Health Care Reform & HITECH Update for Employers: Webinar

The health care reform law is massive, and it will take time for employers to develop appropriate plans for compliance. The first transformative step in health care reform actually started with the American Recovery and Reinvestment Act of 2009 (ARRA), which included the Health Information Technology for Economic and Clinical Health Act (HITECH Act). The HITECH Act set the course for implementing a nationwide network of electronic health records (EHRs). One of the main goals of the HITECH Act is to ensure privacy and security.  Why might this be important to a business that is not a health care provider?  To find out, join the Kentucky Chamber’s webinar, Health Care Reform Update for Employers, on December 16, 2010, from 3:00 to 4:00 pm (EST). The first part of the webinar will focus on the employer and its HR department, looking at the new laws and discussing what decisions an employer must consider in light of these new laws. Jason Lee, Esq., a member of the Tax, Business & Personal Planning Service Team at Wyatt, Tarrant & Combs, LLP, will lead this discussion, which also will include an overview of tax credits and penalties, as well the changes in effect now and those coming in the future, for employers. The second part of the webinar will focus on the changes that occurred last year with the passage of the HITECH Act.   Kathie McDonald-McClure, Esq., Editor of the HITECH Law Blog and a partner with Wyatt, Tarrant & Combs, LLP, will lead this discussion. She will highlight certain provisions of the HITECH Act’s new privacy and security provisions that will have an immediate and direct impact on certain businesses, including those that do not directly provide any health care. For more information, and to sign up, click here.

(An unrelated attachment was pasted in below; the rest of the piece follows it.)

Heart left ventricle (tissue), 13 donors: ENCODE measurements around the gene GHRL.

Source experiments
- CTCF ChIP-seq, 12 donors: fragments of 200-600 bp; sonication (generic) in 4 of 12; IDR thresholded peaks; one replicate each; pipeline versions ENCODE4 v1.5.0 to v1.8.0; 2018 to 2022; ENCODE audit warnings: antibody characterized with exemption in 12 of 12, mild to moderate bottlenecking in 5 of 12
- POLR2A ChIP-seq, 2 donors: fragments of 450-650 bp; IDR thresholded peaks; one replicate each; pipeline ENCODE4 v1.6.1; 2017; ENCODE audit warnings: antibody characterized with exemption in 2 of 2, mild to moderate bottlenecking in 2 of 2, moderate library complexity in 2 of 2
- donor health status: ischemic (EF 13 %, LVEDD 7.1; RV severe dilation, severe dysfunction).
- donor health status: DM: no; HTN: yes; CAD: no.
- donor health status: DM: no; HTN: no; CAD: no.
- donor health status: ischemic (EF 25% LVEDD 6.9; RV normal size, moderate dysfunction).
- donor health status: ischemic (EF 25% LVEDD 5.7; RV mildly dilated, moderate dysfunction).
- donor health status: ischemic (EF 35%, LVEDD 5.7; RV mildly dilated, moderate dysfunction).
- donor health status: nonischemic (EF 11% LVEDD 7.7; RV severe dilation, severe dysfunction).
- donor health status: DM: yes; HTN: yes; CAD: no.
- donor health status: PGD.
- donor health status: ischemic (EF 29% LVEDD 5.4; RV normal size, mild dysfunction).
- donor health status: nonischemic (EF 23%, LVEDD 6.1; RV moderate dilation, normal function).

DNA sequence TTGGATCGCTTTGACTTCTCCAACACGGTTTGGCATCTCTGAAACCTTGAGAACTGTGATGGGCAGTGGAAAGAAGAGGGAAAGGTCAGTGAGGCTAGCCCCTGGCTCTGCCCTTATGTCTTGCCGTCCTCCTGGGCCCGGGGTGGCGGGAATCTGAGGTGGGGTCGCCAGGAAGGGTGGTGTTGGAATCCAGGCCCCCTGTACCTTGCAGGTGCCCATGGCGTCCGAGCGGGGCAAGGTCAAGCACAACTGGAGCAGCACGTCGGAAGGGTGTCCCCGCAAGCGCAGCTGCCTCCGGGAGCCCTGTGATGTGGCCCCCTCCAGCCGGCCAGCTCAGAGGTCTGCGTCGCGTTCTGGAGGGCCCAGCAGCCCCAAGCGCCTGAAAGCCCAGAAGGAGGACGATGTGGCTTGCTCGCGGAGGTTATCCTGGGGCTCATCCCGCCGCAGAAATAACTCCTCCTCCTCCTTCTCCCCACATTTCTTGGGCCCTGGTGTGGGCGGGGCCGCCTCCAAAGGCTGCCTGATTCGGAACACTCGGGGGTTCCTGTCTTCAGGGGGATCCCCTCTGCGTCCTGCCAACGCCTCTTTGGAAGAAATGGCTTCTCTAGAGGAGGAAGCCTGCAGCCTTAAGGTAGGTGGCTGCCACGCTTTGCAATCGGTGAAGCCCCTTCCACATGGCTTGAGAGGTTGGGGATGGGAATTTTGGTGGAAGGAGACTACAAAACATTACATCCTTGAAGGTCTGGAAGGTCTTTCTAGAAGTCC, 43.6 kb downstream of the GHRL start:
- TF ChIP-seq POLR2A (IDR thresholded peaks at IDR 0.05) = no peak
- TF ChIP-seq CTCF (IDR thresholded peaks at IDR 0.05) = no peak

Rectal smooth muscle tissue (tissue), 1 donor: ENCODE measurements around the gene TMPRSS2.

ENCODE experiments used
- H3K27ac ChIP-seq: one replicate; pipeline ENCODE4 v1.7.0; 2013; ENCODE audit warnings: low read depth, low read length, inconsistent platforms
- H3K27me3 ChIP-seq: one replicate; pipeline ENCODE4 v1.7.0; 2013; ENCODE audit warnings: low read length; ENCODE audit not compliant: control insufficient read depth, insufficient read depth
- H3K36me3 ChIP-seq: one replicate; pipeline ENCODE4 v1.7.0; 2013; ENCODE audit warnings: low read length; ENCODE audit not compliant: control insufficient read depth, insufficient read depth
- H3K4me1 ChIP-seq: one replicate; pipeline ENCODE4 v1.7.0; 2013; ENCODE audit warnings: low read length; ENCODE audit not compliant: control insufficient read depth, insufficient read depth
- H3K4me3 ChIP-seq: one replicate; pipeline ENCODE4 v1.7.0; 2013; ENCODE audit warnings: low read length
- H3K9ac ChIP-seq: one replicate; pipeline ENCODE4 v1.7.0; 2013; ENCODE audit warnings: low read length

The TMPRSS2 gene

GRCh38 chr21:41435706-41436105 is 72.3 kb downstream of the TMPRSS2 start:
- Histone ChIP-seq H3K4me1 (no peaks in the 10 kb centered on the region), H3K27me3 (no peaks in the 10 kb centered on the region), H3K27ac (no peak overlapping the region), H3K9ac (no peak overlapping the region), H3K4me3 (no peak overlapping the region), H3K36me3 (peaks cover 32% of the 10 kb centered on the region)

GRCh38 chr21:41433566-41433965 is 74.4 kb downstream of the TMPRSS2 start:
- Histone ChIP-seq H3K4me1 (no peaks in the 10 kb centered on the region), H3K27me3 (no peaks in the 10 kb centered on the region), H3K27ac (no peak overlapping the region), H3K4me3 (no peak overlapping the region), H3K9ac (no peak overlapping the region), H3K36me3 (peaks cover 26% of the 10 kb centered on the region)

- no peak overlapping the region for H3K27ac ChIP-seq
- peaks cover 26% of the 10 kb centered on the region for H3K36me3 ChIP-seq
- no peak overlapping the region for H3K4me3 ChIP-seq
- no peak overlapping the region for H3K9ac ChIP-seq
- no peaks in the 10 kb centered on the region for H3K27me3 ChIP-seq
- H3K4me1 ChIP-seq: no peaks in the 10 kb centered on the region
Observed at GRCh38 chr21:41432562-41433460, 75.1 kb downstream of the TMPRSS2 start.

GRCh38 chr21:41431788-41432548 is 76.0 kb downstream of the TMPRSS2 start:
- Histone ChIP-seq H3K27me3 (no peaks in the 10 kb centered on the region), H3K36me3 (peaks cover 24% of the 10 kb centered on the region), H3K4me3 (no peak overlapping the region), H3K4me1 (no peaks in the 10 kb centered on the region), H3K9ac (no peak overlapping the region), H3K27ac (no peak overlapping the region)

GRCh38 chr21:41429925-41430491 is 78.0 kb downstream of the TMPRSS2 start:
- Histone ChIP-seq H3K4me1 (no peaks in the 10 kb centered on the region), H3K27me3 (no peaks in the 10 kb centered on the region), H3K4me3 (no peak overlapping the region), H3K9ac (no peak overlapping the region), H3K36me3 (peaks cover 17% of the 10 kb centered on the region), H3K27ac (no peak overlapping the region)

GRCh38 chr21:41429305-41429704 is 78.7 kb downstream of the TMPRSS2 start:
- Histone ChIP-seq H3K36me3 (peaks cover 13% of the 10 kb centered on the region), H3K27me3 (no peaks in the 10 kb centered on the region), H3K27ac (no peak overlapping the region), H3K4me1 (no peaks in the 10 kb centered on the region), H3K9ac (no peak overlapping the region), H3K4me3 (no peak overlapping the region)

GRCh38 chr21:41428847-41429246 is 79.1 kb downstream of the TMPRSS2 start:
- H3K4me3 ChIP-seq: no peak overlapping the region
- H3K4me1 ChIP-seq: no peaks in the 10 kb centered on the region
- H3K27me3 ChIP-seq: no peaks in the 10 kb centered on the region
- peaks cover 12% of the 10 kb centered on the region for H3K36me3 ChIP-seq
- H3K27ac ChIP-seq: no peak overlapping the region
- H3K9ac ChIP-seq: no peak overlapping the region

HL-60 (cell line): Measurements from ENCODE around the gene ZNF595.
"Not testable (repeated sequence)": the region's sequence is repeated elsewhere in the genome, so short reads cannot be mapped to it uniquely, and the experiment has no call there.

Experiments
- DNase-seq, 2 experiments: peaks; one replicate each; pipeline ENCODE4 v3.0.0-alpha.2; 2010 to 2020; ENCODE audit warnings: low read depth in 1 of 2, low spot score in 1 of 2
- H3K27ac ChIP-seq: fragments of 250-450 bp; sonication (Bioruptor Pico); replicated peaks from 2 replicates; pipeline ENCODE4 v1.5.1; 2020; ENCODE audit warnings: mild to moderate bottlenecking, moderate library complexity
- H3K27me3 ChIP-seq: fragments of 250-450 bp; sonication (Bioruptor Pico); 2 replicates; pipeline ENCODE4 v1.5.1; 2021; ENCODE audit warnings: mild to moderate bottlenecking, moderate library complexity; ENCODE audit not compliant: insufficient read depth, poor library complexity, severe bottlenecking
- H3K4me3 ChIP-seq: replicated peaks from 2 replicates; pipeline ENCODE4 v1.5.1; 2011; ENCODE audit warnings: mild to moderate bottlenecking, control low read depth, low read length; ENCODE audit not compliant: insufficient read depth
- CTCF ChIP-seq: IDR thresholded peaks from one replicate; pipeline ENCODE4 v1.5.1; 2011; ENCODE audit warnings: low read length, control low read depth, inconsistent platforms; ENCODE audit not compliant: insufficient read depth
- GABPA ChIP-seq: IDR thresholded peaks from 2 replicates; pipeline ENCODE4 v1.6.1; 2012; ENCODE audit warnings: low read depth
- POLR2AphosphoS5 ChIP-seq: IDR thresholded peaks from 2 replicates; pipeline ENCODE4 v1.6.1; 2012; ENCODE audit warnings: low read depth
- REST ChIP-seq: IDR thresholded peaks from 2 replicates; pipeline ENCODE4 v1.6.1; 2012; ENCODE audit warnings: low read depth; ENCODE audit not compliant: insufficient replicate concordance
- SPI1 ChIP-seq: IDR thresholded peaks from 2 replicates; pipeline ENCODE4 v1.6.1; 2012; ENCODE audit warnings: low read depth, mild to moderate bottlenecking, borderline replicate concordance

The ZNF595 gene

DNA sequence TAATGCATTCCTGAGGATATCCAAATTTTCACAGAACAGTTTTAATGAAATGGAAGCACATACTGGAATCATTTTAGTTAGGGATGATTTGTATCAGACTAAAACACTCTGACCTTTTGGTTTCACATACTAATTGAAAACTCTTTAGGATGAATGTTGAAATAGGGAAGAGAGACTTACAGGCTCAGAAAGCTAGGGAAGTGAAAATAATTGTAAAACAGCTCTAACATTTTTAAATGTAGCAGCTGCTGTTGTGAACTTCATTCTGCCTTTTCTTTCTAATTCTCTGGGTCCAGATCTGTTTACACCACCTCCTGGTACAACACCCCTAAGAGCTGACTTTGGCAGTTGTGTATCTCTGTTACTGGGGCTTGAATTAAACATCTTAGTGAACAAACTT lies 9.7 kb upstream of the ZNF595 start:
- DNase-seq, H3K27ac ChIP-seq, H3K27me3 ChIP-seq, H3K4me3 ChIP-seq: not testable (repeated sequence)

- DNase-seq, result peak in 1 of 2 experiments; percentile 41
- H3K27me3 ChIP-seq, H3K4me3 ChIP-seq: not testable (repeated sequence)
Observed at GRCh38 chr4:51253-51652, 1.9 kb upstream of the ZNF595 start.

Leave a reply. Please note that although this blog may be helpful in informing clients and others who have an interest in information privacy and security, it is not intended to be legal advice. The information on this blog also should not be relied upon to form an attorney-client relationship.

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